Yusuf has a debilitating stammer that severely restricts communication with all except his father.  There is a sad inevitability to his being the outsider at school where he watches the other children in the playground through a class window.  A much coveted teacher’s special badge awarded for excellence in reading takes on a special significance; a symbol of peer acceptance, parental approval, almost a passport to wider society.

 

All takes place under the shadow of a pre-credits scene where we see Yakup fall from a high.  We later discover that a bad season for honey had resulted in his search for new locations on treacherous treetops further afield.  He would not return, Yusuf would lose his haven, his retreat from the world.  How would he cope?

 

Strong is the sense of nature continuing regardless, an uncertain future for a local community that has remained unchanged for years and a fading connection with an abstract but profound understanding that might fall into the broad heading of spiritual but remains beyond our grasp.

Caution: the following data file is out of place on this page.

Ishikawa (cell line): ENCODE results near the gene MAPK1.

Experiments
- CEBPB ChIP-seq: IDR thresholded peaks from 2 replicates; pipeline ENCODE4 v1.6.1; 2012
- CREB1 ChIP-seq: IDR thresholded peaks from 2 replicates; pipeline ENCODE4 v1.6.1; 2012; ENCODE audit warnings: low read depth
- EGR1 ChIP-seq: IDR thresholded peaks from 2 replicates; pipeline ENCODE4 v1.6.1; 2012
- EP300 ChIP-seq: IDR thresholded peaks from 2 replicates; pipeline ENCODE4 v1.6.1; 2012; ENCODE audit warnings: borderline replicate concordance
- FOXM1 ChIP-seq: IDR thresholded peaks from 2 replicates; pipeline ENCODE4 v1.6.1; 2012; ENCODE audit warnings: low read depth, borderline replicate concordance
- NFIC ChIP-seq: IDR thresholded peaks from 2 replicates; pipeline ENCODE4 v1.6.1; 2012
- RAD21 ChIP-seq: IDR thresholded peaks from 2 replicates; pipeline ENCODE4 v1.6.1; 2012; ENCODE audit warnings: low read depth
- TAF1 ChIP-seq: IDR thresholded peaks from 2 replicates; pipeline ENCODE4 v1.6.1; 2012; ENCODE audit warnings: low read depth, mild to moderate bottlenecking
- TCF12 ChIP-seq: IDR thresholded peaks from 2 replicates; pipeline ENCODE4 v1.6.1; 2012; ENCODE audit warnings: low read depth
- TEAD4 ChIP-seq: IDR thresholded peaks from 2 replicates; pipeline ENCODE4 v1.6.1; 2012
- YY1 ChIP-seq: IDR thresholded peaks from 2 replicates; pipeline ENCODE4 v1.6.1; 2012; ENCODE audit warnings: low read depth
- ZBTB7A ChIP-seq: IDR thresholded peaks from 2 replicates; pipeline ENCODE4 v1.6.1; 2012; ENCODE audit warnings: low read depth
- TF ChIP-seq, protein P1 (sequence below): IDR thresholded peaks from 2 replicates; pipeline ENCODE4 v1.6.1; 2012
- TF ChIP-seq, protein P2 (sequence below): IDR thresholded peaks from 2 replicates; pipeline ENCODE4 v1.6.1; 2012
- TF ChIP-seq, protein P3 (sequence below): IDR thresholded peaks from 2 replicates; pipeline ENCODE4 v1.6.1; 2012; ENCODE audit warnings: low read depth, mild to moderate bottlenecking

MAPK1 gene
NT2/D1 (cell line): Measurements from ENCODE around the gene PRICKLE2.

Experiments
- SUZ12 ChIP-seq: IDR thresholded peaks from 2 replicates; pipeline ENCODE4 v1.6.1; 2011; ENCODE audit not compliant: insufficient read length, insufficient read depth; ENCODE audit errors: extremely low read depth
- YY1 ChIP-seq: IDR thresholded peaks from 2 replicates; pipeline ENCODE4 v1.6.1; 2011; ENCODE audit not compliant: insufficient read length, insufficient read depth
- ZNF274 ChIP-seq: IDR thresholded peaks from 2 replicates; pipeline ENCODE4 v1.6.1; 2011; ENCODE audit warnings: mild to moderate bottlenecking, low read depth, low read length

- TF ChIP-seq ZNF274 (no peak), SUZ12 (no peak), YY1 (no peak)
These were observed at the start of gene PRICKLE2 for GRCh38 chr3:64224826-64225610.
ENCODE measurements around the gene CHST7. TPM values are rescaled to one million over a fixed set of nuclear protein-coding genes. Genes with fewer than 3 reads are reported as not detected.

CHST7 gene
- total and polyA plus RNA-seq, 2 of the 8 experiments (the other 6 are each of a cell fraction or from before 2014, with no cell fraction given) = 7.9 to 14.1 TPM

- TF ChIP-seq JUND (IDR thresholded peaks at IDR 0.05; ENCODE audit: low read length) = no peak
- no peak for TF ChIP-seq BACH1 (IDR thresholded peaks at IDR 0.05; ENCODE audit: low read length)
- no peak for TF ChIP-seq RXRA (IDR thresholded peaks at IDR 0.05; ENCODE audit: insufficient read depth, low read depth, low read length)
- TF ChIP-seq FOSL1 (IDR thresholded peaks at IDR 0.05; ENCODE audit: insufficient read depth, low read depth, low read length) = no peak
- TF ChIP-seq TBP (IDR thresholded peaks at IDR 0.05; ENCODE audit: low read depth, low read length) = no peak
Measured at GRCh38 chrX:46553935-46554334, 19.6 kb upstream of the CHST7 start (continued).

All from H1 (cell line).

This is tender, mediative and discerning filmmaking capturing a moment of crisis, a turning point but in the quietest possible manner.  With a leisurely pace, beautiful cinematography (Baris Ozbicer) and gentle performances, we momentarily forget the harsher realities waiting around the corner and gaze on calmly as we might on a Sunday afternoon in an art gallery carelessly allowing Claude to lure us into one of his mythological landscapes.buy cialis in singaporelowest price cialis 20mgyasmin generic name yasmin recall yasmin online kaufen yasmin pharmacy